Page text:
Pests, like fungi, kill your lawn by robbing your grass of the nutrients it needs. Also like fungi, there are many pests that can affect your lawn, but we will talk about the most common and deadly ones in Ohio: grubs and chinches.

Grubs

Screenshot of a grub
Grubs often curl into a “C” shape

Grubs are the larvae of beetles, and they are a threat to your lawn in every season except winter. Beetles lay eggs in the soil that hatch in the middle of summer. Two weeks after the eggs get laid, the grubs hatch and begin eating the roots of the grass. They do this for months until they have matured and the season shifts to fall. Once the weather cools down, they burrow down to prepare for winter and lay dormant for the season. In the early summer, the grubs finally mature into beetles and the whole process begins again. Grubs can devastate a yard, so it’s important to get rid of them as soon as you notice them. A good way to tell if you have grubs is to look out for ravens or moles in your yard. If they’re there, it’s probably because they want to eat the grubs under your grass.

Prevention and treatment of grubs

Whether prevention or treatment is your goal, insecticides are pretty much your only option. There are two kinds of grub insecticides: those that prevent grubs next season, and those that kill current grubs. Preventative insecticides are more effective than curative ones (which, best-case, kill 80% of grubs), so if you have brown grass caused by grubs, your best bet is to wait out the season and apply insecticides to stave off the next generation.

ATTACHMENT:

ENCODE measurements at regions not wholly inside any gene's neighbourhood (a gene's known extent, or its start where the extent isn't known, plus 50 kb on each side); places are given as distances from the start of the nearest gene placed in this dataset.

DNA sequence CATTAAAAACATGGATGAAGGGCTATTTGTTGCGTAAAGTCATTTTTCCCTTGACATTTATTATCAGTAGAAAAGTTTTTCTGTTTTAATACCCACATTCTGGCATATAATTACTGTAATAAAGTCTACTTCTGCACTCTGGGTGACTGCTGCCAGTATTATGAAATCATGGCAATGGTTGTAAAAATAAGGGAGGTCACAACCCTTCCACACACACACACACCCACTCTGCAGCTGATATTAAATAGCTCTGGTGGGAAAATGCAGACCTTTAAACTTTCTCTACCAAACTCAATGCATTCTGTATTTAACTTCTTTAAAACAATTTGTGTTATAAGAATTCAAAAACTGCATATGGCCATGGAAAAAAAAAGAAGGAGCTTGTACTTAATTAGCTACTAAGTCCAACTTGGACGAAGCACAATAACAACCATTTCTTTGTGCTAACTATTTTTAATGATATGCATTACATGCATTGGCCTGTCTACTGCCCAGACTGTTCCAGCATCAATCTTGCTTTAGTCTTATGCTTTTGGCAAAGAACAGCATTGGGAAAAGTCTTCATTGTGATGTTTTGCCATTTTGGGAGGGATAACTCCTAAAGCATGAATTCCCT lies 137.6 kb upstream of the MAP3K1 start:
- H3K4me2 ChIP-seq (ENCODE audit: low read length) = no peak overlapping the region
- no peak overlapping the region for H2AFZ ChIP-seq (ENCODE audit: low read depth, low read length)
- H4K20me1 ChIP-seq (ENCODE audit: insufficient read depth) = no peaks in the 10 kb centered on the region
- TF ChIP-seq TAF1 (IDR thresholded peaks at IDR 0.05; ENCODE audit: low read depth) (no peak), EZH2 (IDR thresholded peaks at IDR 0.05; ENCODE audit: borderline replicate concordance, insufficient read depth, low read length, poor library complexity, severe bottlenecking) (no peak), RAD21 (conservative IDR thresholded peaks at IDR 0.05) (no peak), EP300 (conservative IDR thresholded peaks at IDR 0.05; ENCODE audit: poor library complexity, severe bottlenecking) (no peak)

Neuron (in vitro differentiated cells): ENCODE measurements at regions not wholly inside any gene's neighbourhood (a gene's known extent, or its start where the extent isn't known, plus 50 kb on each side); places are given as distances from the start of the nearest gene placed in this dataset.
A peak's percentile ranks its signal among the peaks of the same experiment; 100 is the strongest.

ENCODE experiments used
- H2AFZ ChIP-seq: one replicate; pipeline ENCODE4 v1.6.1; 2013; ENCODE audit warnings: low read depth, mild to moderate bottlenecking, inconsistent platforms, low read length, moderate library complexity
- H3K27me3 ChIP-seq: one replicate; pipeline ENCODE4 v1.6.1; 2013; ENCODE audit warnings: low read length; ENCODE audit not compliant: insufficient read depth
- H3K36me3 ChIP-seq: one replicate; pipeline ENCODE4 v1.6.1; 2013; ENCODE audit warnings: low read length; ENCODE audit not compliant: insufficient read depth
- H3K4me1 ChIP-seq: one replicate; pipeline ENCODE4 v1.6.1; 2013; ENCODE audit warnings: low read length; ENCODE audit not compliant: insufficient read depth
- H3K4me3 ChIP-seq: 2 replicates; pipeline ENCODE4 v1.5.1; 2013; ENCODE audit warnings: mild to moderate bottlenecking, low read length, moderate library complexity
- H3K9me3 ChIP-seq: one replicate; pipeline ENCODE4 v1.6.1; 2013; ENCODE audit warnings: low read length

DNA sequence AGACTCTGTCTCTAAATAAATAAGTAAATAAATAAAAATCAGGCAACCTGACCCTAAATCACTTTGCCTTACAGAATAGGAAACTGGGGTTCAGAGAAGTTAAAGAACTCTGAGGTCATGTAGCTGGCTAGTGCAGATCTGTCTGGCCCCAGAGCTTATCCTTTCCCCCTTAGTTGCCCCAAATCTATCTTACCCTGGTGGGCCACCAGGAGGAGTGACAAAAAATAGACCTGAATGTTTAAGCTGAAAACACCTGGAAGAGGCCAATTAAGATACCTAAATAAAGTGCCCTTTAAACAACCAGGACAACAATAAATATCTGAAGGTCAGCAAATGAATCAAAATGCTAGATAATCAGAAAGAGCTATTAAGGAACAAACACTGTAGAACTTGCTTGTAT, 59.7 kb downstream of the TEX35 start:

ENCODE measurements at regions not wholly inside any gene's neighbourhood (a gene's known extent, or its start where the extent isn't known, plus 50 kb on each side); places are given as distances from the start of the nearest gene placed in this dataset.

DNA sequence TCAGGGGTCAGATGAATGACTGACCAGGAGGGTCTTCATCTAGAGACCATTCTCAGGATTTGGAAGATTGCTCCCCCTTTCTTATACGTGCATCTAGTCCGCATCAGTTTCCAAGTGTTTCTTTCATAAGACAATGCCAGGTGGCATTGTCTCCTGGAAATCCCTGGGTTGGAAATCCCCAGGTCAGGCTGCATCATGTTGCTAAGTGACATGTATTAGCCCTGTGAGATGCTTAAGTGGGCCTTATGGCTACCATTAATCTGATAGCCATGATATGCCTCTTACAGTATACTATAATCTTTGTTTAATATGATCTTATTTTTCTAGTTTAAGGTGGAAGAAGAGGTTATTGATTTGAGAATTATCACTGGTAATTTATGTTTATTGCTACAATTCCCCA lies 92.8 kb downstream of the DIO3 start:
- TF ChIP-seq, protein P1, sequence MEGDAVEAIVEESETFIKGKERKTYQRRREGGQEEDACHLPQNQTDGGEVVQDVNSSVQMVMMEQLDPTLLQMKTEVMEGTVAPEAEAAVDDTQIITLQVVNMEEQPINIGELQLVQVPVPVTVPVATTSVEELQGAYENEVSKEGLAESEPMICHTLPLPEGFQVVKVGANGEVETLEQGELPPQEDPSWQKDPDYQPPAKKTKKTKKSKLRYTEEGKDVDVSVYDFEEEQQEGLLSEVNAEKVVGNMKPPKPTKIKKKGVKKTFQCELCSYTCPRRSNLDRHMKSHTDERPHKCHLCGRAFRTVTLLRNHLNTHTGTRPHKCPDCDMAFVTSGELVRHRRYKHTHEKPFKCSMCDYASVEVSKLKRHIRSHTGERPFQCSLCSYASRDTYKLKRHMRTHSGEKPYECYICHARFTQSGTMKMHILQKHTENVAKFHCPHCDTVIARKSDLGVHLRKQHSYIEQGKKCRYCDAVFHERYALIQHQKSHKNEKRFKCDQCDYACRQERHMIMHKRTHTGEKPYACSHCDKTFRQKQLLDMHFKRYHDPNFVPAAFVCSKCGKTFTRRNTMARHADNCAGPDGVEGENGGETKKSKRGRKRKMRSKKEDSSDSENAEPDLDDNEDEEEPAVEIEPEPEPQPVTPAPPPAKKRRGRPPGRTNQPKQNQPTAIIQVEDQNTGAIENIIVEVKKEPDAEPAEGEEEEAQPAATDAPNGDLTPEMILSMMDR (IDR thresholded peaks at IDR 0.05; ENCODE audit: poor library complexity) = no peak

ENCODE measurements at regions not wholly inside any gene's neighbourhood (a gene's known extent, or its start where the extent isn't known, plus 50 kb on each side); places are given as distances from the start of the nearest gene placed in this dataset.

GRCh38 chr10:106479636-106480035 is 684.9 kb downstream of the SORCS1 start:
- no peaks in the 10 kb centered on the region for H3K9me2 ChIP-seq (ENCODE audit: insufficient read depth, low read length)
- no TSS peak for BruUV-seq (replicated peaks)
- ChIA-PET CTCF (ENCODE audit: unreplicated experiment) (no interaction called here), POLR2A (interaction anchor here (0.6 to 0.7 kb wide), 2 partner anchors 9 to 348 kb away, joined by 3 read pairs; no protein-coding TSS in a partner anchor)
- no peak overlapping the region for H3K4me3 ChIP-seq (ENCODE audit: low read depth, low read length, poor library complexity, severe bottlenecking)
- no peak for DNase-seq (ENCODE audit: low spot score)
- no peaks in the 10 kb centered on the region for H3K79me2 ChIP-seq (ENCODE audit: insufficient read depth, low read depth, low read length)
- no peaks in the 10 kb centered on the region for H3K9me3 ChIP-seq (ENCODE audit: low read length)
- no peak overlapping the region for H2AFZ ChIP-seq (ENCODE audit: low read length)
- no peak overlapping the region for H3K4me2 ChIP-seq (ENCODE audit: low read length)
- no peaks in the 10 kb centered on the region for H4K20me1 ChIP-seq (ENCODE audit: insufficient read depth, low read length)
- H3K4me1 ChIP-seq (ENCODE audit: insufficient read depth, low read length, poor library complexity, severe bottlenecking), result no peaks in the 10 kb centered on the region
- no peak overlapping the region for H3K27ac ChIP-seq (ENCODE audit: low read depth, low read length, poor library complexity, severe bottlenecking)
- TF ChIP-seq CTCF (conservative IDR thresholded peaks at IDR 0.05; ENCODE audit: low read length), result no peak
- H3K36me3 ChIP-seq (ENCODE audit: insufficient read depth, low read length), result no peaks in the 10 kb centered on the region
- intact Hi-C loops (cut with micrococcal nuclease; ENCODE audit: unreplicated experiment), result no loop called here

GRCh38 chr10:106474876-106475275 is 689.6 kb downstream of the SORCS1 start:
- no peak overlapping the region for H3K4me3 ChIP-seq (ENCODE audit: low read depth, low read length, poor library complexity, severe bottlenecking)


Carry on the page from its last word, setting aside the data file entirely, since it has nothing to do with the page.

Chinches

Lawn chinches attacking a blade of grass
Lawn chinches attacking a blade of grass

Chinch bugs are little 1/6 inch long bugs with black bodies and white wings on their backs. They eat the blades of your grass and secrete a liquid that prevents it from absorbing water, effectively suffocating it. Since they are so tiny, it’s often difficult to spot them. One trick is to cut both ends off a tin can (or any cylindrical can) to make a tube. Stick that tube in the ground and fill it halfway with water. If you have chinches, they will float to the top in about ten minutes. The type of chinch bug that prefers Ohio grass is called the hairy chinch, and they prefer warm and dry conditions.

Preventing hairy chinch bugs

The best and simplest way to prevent cinch bugs from getting your lawn is to make sure it is properly watered. Since the little bugs prefer dry conditions, regularly watered lawns tend to ward them off. Another natural way to prevent the bugs is to plant grass that is enhanced with endophytes, which are fungi that live in the grass and help to repel insects. Be careful, though. Endophytes are poisonous to animals, and this type of grass is not suitable for farmers or those with pets. Unfortunately, there are no preventative pesticides for chinch bugs.